It all started for the Wheatsheaf Inn in 1588 when it was first built as a staging post between Hastings and Brighton.
By 1800 a village known as Slyders Common had built up with a big triangular green which was common land and used for grazing purposes. The Wheatsheaf Inn was across from this. There was also a blacksmiths forge owned by the Crocker family and a wheelwrights shop owned by the Dick family. The village pond supplied water to both of these. The Forge with Mr Crocker standing on the left:
These pictures show the Forge, Wheatsheaf Inn, the pond and the Wheelwrights:
From the green there were cart tracks, one leading to Cooden and the sea, another to Barnhorn and a third to Bexhill that is now The Twitten where it also went through St Mark’s present church yard.
Farming was the major occupation in the 1800s, but it did not pay half as well as smuggling. Little Common had one of the best-known smuggling gangs in East Sussex, led by George Gillham and his family: respectable builders and carpenters by day, outrageous smugglers by night. Thomas Gillham had moved to Little Common about 1765 from Marden in Kent. He married Elizabeth Smith and built two cottages 1 and 2 The Twitten about 1804. Later generations of Gillhams lived at Peach Cottage in the Twitten and The Ark was their carpenters shop.
The Gillhams traded as builders from 1803-1960 and built many of the houses in Little Common. Here are members of the Gillham family outside Peach Cottage:
Well organised, the Little Common gang who often met at The Wheatsheaf to plan their forays, fought bloody battles where you now do your shopping, until 1850, when it was no longer worthwhile. On January 6th 1805 for example, more than 300 smugglers tried to collect 500 parcels of tea from a lugger off Cooden Beach. They were beaten back by the excise men. There are many other stories about them one being that once when they were caught they were locked in a Martello tower. They picked at the mortar between the stones and made a hole big enough to escape through except one who was too fat. Another is how Gillham wood got its name, it is said that Mr Gillham was so scared of the soldiers one day that he ran away and hid in the woods, hence the name Gillham Wood. The smugglers operated two vessels, concealed at a secret location near the Star Inn at Normans Bay when not in use.
The Wheatsheaf Inn had extensive alterations about 1878 but has remained the same since. Some of the original building can be found on the inside. The Wheatsheaf Inn before its alterations:
The Bexhill Harriers outside the Wheatsheaf Inn after its alterations:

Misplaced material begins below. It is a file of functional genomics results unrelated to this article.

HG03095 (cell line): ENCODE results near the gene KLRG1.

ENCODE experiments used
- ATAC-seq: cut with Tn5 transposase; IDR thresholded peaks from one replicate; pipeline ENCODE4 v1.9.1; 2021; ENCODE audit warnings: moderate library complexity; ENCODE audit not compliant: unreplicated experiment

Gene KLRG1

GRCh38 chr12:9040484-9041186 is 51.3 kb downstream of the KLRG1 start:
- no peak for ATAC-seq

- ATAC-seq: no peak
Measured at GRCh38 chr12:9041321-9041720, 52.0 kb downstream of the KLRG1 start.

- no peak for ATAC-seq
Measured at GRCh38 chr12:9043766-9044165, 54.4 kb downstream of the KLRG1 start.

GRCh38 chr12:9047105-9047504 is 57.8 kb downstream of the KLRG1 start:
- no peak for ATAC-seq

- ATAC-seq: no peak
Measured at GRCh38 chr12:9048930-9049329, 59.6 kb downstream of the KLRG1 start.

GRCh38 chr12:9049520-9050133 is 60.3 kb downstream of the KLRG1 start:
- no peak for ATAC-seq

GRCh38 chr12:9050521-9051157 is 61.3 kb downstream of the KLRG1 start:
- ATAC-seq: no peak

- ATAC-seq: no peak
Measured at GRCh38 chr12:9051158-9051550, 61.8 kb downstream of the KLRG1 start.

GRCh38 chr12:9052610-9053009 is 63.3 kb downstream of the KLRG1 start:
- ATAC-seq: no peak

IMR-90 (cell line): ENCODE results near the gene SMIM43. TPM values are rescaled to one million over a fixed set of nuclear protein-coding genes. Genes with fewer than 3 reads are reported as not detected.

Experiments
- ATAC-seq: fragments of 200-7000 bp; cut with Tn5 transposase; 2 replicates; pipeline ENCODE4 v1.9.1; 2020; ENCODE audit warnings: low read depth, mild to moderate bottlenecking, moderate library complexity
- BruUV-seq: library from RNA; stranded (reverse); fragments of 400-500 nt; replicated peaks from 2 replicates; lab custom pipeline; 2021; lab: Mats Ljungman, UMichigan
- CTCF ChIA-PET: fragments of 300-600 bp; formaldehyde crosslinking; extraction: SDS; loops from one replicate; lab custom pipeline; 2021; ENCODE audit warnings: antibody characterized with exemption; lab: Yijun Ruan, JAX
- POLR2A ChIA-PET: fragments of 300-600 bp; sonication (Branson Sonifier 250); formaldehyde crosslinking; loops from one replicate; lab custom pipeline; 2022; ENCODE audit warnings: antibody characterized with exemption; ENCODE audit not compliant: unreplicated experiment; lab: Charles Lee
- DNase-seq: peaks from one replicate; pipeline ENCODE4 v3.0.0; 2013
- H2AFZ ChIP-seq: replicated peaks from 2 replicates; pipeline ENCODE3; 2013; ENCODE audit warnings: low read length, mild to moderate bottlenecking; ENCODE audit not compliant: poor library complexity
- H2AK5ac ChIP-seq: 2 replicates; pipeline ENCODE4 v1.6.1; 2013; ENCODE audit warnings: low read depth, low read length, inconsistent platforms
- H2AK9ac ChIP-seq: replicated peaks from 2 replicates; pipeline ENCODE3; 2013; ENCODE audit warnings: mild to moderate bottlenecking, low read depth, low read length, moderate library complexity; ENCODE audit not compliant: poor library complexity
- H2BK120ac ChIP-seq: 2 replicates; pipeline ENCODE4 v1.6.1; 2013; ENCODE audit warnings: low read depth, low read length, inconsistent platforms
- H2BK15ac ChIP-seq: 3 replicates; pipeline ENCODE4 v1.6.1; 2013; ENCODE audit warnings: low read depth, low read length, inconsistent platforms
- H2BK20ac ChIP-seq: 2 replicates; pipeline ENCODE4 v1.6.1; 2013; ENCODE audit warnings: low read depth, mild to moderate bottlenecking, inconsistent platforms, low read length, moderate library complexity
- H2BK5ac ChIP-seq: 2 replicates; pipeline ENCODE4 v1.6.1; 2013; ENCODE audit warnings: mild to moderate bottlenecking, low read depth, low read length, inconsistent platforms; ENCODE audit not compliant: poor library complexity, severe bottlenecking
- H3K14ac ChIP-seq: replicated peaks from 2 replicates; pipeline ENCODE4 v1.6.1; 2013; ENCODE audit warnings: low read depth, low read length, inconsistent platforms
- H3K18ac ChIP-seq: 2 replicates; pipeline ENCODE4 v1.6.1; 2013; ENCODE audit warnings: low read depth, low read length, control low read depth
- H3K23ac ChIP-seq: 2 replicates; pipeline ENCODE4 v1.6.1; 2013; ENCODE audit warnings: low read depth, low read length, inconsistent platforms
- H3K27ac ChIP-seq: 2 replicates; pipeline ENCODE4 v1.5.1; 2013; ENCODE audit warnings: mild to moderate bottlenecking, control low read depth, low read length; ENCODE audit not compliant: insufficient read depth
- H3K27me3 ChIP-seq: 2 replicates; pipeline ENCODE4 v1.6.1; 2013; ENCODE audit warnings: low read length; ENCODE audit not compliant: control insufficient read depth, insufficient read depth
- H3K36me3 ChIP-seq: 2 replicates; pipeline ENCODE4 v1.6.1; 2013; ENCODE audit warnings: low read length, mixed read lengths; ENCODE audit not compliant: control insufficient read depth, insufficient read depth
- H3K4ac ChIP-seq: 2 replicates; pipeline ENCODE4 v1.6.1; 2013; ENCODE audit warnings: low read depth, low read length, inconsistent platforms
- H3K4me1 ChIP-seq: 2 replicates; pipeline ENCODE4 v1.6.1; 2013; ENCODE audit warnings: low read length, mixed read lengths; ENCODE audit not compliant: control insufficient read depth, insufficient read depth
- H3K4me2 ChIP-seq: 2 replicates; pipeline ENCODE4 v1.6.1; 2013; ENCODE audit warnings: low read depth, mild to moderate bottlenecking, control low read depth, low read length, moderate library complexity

The former village green became a roundabout in the early 20th Century. Here is the village green known as Crossways:
The war memorial was erected and unveiled in 1920 0n the Crossways roundabout and the Wheatsheaf Inn was still the most prominent building:
The memorial is a physically massive stone about 15 feet high, made of very hard granite and was carved by William Bridgland, a survivor of the Somme. A service to unveil the war memorial was undertaken on 21st November 1920.
Remembrance Services, organised by the Royal British Legion, have since been held annually each November. In fact, on 17th November 1919, eight ex servicemen formed themselves into a “Post of Comrades of the Great War”. They held their meetings at the Wheatsheaf Inn. By December their numbers had swelled to 58 and they had a healthy bank balance of £2.1s.3d the first “Captain” of the Post was Capt. E.F. Bond M.C. The British Legion was founded nationally in 1921 and Little Common wound down the Post and became a founding member of the British Legion. In 1922 a hut was purchased and erected on the Legion’s current site. The Gillham family featured large in the early days with three of the eight signatories for application to register as a British Legion Branch being Gillham’s. The Gillham room was built in June 1980 and was named in memory of Fred Gillham who had been particularly active in his support.
In 1927 the Wheatsheaf Inn was extended with a new bar area and rooms above. You can just see the side extension in this photograph taken much later in the 1950s:
In 1937 a further extension was added at the rear of the building and was first used as a snooker room.
More traffic and more building has taken place in the locality and, although many features of the village have disappeared, the Wheatsheaf Inn remains a familiar site – in the fifties, sixties and up to the present day. Whichever direction you approach the roundabout, you cannot miss it: